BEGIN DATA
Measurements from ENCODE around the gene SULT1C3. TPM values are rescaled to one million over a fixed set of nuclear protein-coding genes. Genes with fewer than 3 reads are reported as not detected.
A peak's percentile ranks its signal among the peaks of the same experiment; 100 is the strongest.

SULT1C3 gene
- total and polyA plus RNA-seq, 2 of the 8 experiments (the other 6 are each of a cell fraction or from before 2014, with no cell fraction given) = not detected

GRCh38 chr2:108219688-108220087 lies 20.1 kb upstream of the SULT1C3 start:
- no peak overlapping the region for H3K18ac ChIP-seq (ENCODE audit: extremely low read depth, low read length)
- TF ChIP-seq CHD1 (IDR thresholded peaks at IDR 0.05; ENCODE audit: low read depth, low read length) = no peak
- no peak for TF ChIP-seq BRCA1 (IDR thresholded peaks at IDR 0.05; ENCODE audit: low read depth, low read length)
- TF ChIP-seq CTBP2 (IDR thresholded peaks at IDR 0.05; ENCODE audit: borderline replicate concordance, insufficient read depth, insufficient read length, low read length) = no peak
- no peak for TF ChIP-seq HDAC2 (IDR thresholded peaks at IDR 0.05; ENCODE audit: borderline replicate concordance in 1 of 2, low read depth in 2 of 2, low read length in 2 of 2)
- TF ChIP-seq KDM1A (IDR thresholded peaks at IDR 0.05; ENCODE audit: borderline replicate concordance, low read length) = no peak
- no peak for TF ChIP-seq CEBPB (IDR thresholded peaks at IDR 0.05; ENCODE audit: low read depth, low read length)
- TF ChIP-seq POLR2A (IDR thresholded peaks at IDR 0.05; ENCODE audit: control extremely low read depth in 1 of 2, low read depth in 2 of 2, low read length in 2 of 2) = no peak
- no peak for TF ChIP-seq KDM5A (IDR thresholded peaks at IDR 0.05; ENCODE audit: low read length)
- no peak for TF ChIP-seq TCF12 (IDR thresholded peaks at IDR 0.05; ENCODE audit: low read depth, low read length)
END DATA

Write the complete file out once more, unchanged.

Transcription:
Measurements from ENCODE around the gene SULT1C3. TPM values are rescaled to one million over a fixed set of nuclear protein-coding genes. Genes with fewer than 3 reads are reported as not detected.
A peak's percentile ranks its signal among the peaks of the same experiment; 100 is the strongest.

SULT1C3 gene
- total and polyA plus RNA-seq, 2 of the 8 experiments (the other 6 are each of a cell fraction or from before 2014, with no cell fraction given) = not detected

GRCh38 chr2:108219688-108220087 lies 20.1 kb upstream of the SULT1C3 start:
- no peak overlapping the region for H3K18ac ChIP-seq (ENCODE audit: extremely low read depth, low read length)
- TF ChIP-seq CHD1 (IDR thresholded peaks at IDR 0.05; ENCODE audit: low read depth, low read length) = no peak
- no peak for TF ChIP-seq BRCA1 (IDR thresholded peaks at IDR 0.05; ENCODE audit: low read depth, low read length)
- TF ChIP-seq CTBP2 (IDR thresholded peaks at IDR 0.05; ENCODE audit: borderline replicate concordance, insufficient read depth, insufficient read length, low read length) = no peak
- no peak for TF ChIP-seq HDAC2 (IDR thresholded peaks at IDR 0.05; ENCODE audit: borderline replicate concordance in 1 of 2, low read depth in 2 of 2, low read length in 2 of 2)
- TF ChIP-seq KDM1A (IDR thresholded peaks at IDR 0.05; ENCODE audit: borderline replicate concordance, low read length) = no peak
- no peak for TF ChIP-seq CEBPB (IDR thresholded peaks at IDR 0.05; ENCODE audit: low read depth, low read length)
- TF ChIP-seq POLR2A (IDR thresholded peaks at IDR 0.05; ENCODE audit: control extremely low read depth in 1 of 2, low read depth in 2 of 2, low read length in 2 of 2) = no peak
- no peak for TF ChIP-seq KDM5A (IDR thresholded peaks at IDR 0.05; ENCODE audit: low read length)
- no peak for TF ChIP-seq TCF12 (IDR thresholded peaks at IDR 0.05; ENCODE audit: low read depth, low read length)